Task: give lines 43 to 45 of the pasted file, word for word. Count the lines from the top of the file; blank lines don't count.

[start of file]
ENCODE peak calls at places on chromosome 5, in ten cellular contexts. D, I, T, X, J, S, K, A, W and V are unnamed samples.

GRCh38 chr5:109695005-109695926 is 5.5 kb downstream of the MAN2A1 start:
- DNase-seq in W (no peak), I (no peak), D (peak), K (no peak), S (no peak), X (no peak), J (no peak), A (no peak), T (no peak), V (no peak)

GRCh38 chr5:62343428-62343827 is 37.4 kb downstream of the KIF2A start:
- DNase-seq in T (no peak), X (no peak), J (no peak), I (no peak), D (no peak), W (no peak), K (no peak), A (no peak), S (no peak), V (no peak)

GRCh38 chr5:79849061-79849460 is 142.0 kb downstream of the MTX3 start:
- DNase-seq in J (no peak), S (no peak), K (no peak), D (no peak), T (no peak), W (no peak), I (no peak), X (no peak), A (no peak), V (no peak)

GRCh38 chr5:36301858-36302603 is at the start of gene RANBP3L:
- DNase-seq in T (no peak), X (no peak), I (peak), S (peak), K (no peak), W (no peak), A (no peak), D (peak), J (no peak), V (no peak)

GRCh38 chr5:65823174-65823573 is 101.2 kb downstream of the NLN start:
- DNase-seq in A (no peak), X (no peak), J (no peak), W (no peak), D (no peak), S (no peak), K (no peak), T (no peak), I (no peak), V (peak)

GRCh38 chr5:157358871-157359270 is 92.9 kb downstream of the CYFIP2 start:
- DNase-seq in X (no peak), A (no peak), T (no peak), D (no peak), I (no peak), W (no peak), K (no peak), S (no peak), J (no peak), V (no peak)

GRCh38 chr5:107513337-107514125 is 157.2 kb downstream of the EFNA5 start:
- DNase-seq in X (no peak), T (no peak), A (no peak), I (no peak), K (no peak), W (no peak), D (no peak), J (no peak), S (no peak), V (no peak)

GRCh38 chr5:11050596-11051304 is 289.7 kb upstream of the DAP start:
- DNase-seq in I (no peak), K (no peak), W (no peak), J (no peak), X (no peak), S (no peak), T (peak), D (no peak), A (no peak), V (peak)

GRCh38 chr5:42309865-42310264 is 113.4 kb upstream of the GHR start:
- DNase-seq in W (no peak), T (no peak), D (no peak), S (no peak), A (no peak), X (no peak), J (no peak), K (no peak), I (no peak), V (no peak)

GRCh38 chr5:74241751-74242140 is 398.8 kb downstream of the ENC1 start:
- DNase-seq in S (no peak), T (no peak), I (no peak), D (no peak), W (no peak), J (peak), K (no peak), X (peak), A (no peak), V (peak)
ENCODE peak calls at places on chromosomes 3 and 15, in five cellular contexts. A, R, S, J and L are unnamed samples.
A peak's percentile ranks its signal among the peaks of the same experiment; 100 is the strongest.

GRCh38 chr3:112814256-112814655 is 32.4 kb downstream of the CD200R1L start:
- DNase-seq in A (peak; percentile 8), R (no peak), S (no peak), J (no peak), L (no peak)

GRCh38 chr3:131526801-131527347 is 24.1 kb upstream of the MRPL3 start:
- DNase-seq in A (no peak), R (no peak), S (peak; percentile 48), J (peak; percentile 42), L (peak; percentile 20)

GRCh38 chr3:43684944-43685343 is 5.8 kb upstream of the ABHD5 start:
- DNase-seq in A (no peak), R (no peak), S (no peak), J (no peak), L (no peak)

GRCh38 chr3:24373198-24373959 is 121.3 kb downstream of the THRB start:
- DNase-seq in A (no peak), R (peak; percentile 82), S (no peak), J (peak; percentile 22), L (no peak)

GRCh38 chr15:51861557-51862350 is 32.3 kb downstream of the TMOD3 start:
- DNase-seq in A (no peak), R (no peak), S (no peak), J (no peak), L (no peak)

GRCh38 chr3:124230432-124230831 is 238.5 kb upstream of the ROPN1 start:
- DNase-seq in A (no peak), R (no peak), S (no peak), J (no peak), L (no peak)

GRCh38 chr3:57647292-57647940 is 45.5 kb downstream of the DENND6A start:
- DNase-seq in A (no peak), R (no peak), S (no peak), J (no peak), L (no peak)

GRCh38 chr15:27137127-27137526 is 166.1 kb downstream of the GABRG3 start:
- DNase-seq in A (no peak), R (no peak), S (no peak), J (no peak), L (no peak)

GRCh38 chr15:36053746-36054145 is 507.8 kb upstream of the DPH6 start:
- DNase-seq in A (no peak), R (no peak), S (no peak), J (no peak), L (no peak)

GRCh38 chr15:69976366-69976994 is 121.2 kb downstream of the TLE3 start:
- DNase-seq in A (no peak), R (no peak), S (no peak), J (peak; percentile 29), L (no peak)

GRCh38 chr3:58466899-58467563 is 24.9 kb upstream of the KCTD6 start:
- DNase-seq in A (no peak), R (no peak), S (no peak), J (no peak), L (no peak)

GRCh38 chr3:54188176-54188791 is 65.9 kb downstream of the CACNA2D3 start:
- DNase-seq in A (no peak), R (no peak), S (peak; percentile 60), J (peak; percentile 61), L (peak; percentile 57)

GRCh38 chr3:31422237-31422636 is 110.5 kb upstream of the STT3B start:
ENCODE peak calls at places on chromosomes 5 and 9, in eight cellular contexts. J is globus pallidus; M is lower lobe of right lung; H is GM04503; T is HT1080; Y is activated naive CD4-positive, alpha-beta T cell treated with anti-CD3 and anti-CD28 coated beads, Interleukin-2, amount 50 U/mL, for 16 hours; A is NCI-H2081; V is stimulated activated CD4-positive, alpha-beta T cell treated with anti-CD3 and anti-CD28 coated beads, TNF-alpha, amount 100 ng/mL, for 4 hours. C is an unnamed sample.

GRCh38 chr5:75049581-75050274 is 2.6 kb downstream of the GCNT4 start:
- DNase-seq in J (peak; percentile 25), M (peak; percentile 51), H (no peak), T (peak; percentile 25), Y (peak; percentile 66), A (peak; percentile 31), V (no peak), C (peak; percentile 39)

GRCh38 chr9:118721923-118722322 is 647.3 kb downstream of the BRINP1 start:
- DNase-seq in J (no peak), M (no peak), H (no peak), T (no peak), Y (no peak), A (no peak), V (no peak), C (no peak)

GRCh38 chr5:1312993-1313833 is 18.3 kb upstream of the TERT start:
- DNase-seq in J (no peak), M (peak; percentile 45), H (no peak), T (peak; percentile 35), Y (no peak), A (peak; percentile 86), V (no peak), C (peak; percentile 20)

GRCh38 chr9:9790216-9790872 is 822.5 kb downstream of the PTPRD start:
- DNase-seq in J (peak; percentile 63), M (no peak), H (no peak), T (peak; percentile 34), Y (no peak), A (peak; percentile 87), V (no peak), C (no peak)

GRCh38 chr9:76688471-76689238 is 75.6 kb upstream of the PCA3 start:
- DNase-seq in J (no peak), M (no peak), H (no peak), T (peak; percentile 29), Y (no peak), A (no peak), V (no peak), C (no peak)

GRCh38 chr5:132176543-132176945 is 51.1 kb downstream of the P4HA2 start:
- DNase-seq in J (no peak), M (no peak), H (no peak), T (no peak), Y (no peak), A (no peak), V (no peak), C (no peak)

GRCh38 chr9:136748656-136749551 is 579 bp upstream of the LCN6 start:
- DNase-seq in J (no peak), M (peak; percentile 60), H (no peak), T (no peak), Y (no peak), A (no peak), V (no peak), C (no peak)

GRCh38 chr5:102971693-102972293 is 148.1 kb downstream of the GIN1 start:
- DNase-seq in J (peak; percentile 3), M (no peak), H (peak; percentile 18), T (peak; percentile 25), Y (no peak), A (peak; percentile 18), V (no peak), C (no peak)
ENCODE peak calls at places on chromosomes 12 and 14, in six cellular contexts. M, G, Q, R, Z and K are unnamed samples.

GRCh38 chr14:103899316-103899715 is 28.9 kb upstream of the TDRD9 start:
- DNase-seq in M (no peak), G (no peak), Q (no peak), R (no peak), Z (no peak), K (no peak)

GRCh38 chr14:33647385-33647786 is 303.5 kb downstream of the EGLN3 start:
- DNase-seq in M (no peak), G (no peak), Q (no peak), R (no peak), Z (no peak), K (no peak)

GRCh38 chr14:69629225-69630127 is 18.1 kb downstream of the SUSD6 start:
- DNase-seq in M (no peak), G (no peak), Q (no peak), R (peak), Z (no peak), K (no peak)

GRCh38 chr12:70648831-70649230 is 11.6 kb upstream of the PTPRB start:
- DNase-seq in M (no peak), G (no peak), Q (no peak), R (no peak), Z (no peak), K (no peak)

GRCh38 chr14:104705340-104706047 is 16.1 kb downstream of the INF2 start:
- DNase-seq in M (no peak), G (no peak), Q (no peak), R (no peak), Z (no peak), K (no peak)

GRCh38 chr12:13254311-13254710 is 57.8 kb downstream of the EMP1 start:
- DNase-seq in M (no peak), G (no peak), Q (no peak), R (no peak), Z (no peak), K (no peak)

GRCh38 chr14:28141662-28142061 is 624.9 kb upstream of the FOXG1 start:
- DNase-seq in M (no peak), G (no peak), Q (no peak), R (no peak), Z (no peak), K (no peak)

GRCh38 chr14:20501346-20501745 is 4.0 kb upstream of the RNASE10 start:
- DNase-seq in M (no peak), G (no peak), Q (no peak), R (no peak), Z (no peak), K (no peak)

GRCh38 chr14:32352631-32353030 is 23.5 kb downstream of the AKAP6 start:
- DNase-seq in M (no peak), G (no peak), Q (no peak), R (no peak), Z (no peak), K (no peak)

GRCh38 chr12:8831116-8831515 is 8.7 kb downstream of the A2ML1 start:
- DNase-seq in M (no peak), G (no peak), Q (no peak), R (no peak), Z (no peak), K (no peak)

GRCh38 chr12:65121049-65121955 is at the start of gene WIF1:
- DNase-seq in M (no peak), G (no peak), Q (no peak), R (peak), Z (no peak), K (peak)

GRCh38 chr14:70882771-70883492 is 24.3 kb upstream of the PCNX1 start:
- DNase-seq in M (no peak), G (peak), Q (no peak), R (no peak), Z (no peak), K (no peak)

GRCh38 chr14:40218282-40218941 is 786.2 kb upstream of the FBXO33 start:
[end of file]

- DNase-seq in A (no peak), R (no peak), S (no peak), J (peak; percentile 29), L (no peak)

GRCh38 chr3:58466899-58467563 is 24.9 kb upstream of the KCTD6 start:
- DNase-seq in A (no peak), R (no peak), S (no peak), J (no peak), L (no peak)